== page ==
But I digress. The fact remains that, while my head did catch up a bit with my nose, the latter is still featured proud and brave within the ensemble of my face. Don’t get me wrong. I love my nose. We’ve been through tough times, my nose and I. The stale, unwashed odour of the man sitting next to me in the underground.  Walking into a public lavatory where someone has obviously just taken a considerable dump, wanting to shout at the next person entering: “It wasn’t me!!”… all these things have brought us together.

But I digress. As I was saying, while the fact remains that my head did eventually catch up to my nose’s bid for freedom, my brain apparently did not. So while I was happily mixing my ingredients for this quiche, my nose was calling out warnings, waving her tiny pink arms and cursing in Elvish, Entish and the Tongues of Men. Still I ploughed forward, pouring the odd-smelling cream into my lovely, caramelized, bacon-ized custard, ending up with a curdled, lumpy mess. My nose gave me an I-told-you-so kind of sniff and retired for the night.

How the mighty have fallen.

Thus it came about that I made this quiche twice, the second time without the cream.

It turns out it tastes better without.

Lesson of the day: Never cook with curdled cream. Also, go see a doctor if your nose sprouts arms.

Now, I am aware that this isn’t the first quiche we’ve posted. The lovely Annie came up with this Spinach-Bacon-Goat Cheese beauty a few weeks back. But you can never have enough quiche. Or bacon. Or Gorgonzola, for that matter.

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Caramelized Pear and Gorgonzola Quiche

Caramelized Pear and Gorgonzola Quiche 5

Servings: 6 to 8

Prep time: 1 to 1 1/2 hours

You will need:

For the filling:

  • 1 large onion, minced
  • 100gr bacon
  • 1 tablespoon (15gr) butter
  • 1 tablespoon (15gr) brown sugar
  • 2 large pears, peeled and cubed
  • 3 eggs, slightly beaten
  • 150gr Gorgonzola, softened
  • 1 teaspoon (5gr) thyme
  • salt and pepper to taste

Caramelized Pear and Gorgonzola Quiche 17

For the crust:

  • 2 cups (500gr) flour
  • 1/3 cups (100ml) olive oil
  • 1/4 cups or less (50-75ml) water

Caramelized Pear and Gorgonzola Quiche 1 Caramelized Pear and Gorgonzola Quiche 2

Lets start off with the crust. I use this for everything. Sweet pies. Savory pies. Quiches. Anything that requires a crust.

The procedure is pretty  straightforward. Sift your flour into a large bowl. Create a well in the middle and fill it with olive oil. Mix with a fork. Now add water, a little bit at a time, until you are left with a homogeneous dough.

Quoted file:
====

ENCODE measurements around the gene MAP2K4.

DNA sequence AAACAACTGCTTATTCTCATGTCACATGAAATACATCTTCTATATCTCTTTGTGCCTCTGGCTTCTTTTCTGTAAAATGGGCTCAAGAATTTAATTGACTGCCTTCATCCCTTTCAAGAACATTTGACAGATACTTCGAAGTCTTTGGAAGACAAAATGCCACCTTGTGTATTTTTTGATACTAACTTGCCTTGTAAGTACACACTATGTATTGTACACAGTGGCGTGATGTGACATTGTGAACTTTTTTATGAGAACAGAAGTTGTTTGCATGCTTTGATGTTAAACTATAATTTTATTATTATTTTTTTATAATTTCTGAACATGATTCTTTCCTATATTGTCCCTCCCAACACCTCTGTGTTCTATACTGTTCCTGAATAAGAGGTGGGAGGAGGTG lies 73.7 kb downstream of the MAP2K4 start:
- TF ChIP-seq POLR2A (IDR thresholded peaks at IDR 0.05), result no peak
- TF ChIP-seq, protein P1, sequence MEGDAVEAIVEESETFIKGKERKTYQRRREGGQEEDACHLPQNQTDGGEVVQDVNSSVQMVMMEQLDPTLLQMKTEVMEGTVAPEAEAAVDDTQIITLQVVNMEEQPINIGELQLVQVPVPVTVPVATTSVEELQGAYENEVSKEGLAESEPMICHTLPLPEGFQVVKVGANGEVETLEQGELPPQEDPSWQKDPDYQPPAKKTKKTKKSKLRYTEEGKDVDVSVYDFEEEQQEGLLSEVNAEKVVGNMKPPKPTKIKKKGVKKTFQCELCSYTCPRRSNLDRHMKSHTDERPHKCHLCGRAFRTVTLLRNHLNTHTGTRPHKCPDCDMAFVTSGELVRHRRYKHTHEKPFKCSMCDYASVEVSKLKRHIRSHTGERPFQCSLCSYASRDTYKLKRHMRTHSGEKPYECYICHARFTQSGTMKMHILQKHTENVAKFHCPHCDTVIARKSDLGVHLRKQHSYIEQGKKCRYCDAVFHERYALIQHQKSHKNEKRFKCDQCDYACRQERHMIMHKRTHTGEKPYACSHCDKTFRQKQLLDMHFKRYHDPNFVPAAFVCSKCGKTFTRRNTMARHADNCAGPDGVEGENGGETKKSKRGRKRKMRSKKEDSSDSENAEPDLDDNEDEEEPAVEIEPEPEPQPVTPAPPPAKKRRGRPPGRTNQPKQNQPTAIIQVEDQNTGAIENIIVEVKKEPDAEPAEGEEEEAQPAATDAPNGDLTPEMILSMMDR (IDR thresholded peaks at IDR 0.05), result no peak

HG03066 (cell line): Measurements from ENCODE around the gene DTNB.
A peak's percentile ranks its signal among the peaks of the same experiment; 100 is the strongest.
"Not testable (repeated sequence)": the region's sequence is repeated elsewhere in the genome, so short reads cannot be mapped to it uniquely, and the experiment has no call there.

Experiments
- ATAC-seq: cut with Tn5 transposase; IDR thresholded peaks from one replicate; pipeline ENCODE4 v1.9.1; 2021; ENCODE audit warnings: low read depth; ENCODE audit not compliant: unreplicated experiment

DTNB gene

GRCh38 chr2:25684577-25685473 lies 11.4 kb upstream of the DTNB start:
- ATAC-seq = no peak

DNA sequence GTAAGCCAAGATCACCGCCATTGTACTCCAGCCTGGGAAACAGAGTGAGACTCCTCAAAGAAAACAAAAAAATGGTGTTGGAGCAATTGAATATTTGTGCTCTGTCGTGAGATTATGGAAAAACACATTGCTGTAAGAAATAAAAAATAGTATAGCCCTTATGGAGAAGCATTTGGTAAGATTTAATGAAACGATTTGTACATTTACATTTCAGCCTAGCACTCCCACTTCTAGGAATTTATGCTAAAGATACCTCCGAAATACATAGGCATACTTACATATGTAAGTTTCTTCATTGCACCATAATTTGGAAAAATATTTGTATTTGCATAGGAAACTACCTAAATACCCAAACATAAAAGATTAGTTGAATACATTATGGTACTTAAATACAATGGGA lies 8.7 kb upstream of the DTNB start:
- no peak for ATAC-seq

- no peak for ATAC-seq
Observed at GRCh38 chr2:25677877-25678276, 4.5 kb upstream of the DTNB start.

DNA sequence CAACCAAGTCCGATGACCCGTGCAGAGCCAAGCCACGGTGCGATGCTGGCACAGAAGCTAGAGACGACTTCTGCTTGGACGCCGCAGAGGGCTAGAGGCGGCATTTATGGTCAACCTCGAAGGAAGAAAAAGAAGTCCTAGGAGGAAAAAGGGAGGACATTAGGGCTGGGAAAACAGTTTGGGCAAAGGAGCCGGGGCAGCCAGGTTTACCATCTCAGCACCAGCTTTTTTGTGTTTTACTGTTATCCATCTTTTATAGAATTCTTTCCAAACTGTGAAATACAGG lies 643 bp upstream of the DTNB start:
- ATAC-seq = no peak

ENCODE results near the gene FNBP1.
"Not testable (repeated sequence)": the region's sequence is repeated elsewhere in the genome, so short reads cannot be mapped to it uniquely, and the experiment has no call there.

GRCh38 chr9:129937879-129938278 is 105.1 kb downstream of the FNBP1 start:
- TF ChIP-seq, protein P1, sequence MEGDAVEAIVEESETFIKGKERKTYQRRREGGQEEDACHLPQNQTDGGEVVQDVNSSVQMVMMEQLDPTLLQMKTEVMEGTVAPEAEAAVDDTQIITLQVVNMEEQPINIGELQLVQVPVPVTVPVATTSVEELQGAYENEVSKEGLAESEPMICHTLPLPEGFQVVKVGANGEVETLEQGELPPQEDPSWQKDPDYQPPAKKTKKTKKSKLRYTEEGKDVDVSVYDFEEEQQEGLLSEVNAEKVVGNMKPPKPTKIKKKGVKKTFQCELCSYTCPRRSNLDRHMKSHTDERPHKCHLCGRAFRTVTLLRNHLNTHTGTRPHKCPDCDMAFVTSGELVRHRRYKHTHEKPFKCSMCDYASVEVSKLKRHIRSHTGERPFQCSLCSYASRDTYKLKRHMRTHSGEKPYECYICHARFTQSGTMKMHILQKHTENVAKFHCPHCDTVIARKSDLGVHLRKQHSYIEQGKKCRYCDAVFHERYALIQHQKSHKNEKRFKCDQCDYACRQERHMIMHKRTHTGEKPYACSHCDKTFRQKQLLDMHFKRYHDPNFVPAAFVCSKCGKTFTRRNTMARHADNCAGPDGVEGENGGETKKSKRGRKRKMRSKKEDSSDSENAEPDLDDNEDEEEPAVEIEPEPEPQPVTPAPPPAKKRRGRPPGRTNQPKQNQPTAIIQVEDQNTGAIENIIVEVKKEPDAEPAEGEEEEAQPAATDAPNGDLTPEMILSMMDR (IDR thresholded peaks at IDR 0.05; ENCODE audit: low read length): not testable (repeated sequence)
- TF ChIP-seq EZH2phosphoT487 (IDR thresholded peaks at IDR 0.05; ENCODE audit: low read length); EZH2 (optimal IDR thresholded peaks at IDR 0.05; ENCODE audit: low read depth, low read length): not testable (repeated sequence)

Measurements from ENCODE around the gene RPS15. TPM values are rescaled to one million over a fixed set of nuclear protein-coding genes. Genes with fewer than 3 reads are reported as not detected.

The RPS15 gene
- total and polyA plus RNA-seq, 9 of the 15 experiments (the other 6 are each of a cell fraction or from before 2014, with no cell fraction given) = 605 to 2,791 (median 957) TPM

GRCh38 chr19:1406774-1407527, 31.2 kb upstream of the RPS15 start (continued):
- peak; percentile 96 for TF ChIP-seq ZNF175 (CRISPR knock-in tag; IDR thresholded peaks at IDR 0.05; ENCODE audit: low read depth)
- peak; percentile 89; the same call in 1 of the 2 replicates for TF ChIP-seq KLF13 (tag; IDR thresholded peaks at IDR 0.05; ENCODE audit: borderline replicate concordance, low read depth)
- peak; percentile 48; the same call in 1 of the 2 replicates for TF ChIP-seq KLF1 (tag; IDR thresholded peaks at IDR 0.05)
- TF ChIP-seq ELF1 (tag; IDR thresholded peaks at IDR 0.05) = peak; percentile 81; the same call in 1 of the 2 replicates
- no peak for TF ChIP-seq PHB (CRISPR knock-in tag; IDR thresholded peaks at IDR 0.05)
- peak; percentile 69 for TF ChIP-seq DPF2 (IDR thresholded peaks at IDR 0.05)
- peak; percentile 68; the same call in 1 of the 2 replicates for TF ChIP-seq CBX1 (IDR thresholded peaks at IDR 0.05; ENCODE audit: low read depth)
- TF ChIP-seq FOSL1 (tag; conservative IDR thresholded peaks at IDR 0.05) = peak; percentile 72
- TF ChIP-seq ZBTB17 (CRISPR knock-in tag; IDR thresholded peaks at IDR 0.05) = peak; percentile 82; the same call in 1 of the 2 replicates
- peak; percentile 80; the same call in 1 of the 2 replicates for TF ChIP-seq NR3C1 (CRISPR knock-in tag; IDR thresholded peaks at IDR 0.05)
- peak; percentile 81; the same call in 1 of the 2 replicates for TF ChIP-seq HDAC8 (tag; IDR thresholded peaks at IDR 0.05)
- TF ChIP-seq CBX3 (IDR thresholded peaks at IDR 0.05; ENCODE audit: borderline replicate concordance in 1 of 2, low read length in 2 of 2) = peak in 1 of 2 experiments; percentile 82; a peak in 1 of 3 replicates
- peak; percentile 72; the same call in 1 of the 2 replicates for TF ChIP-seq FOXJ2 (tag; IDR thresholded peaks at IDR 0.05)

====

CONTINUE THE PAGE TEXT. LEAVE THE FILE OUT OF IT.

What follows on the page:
Caramelized Pear and Gorgonzola Quiche 12

At this point, you will be faced with a choice: You can flour a large surface, roll out the dough into the desired shape, carefully lift it off the work surface, have it break half way to your baking dish, start over, despair, and end up in prison for manslaughter by means of dough bullets.

I chose the lazy girl approach. For this, simply grab a small amount of dough, pat it in your hand until flat(ish), then press into your baking dish. Repeat until the entire surface of the dish is covered. The result sure ain’t as pretty as the manslaughter approach, I can tell you that. However, it works, it tastes the same, and you don’t get flour into crevices you didn’t even know existed in your kitchen.

The last step in both cases is to poke holes all over the crust with a fork, so as to prevent it from puffing up in the oven.

To see how this looks, check out the picture further down.

Now let’s turn to the part we all really want to talk about: the filling.

Caramelized Pear and Gorgonzola Quiche 3

For this, cook the onion and bacon in the same pan until the onion is softened and the bacon begins to brown ever so slightly. Melt in the butter, then add the brown sugar and cook for a couple of minutes, stirring all the time. Add the pears, turn down the heat and allow them to caramelize for about 5 minutes, stirring occasionally. Set aside to cool slightly.

Caramelized Pear and Gorgonzola Quiche 4-horz

In a separate bowl, beat the softened Gorgonzola into the eggs, along with the thyme.